Michael Diekmann with his bull. Michael Diekmann of Germany was also hunting with South Nahanni in a four thousand square mile area of old burn. With his guide Robert Wagner, Diekmann spotted this bull across a small lake after breakfast on the 23rd of September in 2008. They called the moose, and Diekmann made the 200-yard shot across the lake and bagged the 225 6/8-point bull.Courtesy of South Nahanni Outfitters, Ltd., huntnahanni.com
Moose Racks
Robert Kuntz with his 72-incher. Thirty-nine-year-old Pennsylvania hunter Robert Kuntz got an Alaska tag through T.A.G.S. in 2008; and on the first day of his hunt he and his guide glassed a bull at the far end of a lake. When the moose bedded down, they paddled across in a rubber raft to get a better look. For an hour they stalked downwind of the moose, trying to find where it was lying, hidden in the tall grass. Then the guide spotted it and said it was a shooter. Kuntz made a 150 yard one-shot kill with his .375 H&H. As they came up on the bull, its rack only grew larger. At first they thought it would go 65 inches, but when they got back to camp and put a tape on it, they found that the spread was just under 73!Courtesy of Cabela’s T.A.G.S., cabelas.com
Moose Racks
Urs Hartmann and his bull. South Nahanni Outfitters' hunters did exceptionally well on moose in 2008. Liechtenstein hunter Urs Hartmann got this 62-inch, 216 B&C-point bull on September 17th, the eighth day of his hunt, after taking a good mountain caribou.Courtesy of South Nahanni Outfitters, Ltd., huntnahanni.com
Moose Racks
Frank Bertram with his bull. Hunting in the "burn" on October 1st with South Nahanni guide Jayo Molnar, German hunter Frank Bertram, a hunting buddy of Jan Boenicke, got this 217-point bull on the first half day in the field.Courtesy of South Nahanni Outfitters, Ltd., huntnahanni.com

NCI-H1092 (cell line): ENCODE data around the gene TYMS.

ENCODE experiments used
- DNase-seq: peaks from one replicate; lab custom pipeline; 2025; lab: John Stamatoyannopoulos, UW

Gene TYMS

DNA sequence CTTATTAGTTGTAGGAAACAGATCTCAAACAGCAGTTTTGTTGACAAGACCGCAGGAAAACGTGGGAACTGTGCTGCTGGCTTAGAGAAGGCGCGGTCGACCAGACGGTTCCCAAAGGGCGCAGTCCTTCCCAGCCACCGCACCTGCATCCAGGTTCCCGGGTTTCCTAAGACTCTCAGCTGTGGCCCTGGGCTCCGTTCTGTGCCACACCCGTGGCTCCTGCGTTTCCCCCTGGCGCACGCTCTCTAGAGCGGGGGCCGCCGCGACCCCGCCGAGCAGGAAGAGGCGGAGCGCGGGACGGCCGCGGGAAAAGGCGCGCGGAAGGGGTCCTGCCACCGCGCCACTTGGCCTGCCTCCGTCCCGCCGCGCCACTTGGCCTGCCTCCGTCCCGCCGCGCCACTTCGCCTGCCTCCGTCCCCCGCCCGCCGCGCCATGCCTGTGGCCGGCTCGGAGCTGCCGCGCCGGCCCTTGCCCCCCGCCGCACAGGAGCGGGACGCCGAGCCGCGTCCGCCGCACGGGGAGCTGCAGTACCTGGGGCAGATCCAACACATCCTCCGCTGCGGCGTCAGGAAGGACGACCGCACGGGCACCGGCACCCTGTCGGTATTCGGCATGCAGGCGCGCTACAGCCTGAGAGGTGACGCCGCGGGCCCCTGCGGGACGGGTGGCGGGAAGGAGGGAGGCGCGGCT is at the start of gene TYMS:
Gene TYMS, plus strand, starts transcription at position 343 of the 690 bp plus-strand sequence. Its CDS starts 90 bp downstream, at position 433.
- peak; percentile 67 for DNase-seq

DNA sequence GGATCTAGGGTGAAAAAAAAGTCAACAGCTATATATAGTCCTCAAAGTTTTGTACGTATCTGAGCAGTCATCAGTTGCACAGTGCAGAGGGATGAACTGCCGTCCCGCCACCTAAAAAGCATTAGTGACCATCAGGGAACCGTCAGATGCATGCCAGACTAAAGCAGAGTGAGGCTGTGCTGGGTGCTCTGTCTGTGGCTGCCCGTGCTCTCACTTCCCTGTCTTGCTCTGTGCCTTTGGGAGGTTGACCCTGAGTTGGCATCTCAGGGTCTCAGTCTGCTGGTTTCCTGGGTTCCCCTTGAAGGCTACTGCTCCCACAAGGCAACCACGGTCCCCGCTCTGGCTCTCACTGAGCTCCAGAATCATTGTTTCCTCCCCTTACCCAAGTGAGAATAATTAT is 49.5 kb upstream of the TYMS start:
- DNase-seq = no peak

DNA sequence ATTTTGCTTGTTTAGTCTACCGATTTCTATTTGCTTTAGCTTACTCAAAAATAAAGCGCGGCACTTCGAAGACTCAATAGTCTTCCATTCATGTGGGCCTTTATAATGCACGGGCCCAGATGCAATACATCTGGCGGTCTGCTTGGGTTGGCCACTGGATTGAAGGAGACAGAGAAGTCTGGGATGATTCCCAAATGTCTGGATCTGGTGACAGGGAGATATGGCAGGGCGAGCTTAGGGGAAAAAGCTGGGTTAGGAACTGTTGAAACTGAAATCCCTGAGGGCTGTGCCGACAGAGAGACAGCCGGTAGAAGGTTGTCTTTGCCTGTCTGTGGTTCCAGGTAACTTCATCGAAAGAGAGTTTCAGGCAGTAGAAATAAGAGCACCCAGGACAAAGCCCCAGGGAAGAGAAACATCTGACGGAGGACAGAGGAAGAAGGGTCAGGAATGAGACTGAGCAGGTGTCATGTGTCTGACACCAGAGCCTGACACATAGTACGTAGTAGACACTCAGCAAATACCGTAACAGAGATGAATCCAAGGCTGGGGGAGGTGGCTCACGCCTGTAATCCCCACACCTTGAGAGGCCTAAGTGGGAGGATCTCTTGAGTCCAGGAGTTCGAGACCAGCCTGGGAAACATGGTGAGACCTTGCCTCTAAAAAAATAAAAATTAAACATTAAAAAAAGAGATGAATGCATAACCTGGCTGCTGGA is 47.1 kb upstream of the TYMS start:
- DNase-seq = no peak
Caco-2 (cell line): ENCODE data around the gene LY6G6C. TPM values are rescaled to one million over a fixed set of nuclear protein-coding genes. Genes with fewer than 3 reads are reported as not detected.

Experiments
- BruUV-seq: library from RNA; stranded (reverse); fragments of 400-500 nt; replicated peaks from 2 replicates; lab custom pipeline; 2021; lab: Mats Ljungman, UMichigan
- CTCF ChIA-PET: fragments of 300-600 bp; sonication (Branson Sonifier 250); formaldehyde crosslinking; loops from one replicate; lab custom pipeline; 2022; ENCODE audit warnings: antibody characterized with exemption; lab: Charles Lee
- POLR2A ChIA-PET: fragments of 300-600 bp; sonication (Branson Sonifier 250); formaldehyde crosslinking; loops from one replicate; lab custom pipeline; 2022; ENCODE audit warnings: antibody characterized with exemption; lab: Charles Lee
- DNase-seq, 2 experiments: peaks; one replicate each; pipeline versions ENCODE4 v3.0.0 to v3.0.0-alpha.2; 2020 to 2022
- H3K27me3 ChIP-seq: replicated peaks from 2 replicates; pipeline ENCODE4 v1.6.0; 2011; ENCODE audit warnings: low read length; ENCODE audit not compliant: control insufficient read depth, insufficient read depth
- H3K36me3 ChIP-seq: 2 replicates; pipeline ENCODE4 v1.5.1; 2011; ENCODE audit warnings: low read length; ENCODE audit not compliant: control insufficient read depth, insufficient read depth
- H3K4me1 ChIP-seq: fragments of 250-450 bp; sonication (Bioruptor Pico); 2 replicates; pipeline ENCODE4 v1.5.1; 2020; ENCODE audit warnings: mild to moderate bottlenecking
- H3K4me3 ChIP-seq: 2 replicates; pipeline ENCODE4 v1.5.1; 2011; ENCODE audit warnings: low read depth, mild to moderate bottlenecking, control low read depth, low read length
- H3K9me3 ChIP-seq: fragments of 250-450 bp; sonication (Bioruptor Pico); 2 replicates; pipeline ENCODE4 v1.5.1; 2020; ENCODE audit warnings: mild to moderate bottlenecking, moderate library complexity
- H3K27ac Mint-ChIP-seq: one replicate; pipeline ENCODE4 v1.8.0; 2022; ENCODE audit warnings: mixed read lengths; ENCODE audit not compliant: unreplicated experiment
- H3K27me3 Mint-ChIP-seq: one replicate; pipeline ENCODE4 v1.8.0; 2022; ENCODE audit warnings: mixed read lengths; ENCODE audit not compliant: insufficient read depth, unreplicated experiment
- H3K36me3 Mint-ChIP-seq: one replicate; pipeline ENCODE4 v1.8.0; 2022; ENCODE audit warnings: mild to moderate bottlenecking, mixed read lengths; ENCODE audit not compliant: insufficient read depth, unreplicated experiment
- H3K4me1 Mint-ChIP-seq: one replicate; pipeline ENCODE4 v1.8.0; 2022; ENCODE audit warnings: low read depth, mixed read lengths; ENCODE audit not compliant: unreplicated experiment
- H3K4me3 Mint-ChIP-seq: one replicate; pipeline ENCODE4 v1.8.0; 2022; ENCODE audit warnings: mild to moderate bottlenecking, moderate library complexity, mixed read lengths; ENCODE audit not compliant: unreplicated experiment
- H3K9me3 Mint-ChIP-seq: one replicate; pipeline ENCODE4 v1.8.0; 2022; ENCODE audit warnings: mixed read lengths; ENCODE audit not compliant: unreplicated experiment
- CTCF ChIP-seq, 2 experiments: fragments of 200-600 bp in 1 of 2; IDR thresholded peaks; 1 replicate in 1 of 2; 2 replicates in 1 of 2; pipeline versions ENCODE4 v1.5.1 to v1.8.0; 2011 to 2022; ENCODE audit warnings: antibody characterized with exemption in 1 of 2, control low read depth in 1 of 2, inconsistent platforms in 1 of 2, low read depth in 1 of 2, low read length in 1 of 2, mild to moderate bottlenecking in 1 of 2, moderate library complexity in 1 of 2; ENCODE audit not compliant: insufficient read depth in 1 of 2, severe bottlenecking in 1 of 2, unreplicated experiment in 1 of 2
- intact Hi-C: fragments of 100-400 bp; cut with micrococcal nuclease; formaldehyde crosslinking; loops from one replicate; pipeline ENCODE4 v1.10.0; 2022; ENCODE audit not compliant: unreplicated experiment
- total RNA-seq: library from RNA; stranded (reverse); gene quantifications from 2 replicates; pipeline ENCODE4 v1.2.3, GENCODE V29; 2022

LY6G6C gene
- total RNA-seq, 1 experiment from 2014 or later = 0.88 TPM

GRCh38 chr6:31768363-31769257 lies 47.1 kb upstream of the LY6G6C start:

Moose Racks
Bernhard Kittel and his 63-inch bull. This picture doesn't really do justice to this fine moose, taken on September 24th by Austrian hunter Bernhard Kittel (shown on the left with his friend Josef Steinbauer). The bull scored 226 points and had a 63-inch spread. Kittel took the moose on the ninth day of a 14-day mixed bag hunt on which he also took Dall sheep, mountain caribou, and mountain goat.Courtesy of South Nahanni Outfitters, Ltd., huntnahanni.com
Moose Racks
Reinhard Hetzenecker hunted nearly two weeks before killing this bull. On September 28th last year, after hunting 13 straight days, Reinhard Hetzenecker of Germany and South Nahanni guide Kaleb Molnar called and worked this bull, which had been with two cows and a calf all day. Hetzenecker killed the 62-inch wide, 224-point moose in the evening, on the shore of "Hipwader Lake."Courtesy of South Nahanni Outfitters, Ltd., huntnahanni.com
Moose Racks
It takes a lot of energy for a moose to grow a rack this big. Here's the Boenecke bull. A few last words about moose's racks: The downside of them, for a moose, is that growing them causes an extreme drain on reserves of calcium and phosphate in a bull's skeleton, threatening it with a bone condition similar to osteoporosis in humans. If a bull cannot replace the nourishment it spent on growing a massive rack, then a hard winter, after a bull's shed its antlers, could prove fatal.Courtesy of South Nahanni Outfitters, Ltd., huntnahanni.com
Would you fight this bull? Jan Boenecke poses behind his trophy. The obvious purpose of antlers is to beguile females and to overawe rival males.Courtesy of South Nahanni Outfitters, Ltd., huntnahanni.com
Moose Racks
The giant palms of antlers like these help bull moose hear. Rene Langlois with his bull. Recent studies have shown that the curved palms of a moose's antlers also serve a more functional purpose, however, acting as sonar collectors, like the dish of a parabolic microphone. Bull moose with antlers hear 19 percent better than those without--as when they've shed--letting them detect the mating calls of cow moose at distances of over two miles. Remember, you heard it here first.Courtesy of René Langlois, hommepanache.com/english
Moose Racks
The Rack Man and his bull.Courtesy of René Langlois, hommepanache.com/english